To maximize the return you earn on your rent-controlled investment, we recommend:
- Strategically pricing your vacant property. The rent control laws do not limit what you can set your rent at when the property is vacant. You’ll want to study the market, and remember that you’ll need to compete with those properties that are subject to rent control. Their prices will be lower. But, you will want to avoid underpricing your rental property at the point that you list and market it. Otherwise, you’ll have a difficult time increasing the rent year after year because you’re bound by those rent control limits.
- Screen tenants carefully. You will likely have them in place for longer than a one-year lease. In a market without rent control, tenants feel free to look around at lease renewal time. They may find something cheaper and it’s worth it to them to move. With rent control in place, tenants know their rent is capped. They’re more likely to stay in place longer. Plus, the just cause eviction laws make it difficult to evict a tenant without cause. You’ll want to know you’re placing great residents.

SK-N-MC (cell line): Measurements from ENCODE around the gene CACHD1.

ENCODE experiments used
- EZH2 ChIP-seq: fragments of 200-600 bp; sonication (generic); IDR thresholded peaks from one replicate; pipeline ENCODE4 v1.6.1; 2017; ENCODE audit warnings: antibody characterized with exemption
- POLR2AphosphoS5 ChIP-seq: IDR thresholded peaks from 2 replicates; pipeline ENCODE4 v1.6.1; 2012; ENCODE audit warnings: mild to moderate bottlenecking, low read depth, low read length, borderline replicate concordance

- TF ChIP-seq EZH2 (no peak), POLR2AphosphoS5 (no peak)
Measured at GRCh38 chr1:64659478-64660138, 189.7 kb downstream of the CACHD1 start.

- Always partner with local California property managers before you invest in a property, set a rental value, or raise your rents at renewal time. The tenant protections make the management of your property more challenging. It’s an excellent reason to work with property managers.
Rent control impacts each market and even each property a little differently. How you respond to it depends on where you are and what you need from your property.
It’s not all bad news. Rent control does not have to impair what you earn and it should not dissuade you from investing in a California rental property. It’s simply something to be managed, and with the right property management partner, it’s not too difficult to work around
Contact us at Sharevest Property Management if you need additional advice or you’d like some customized help. We’ll be happy to show you where you stand.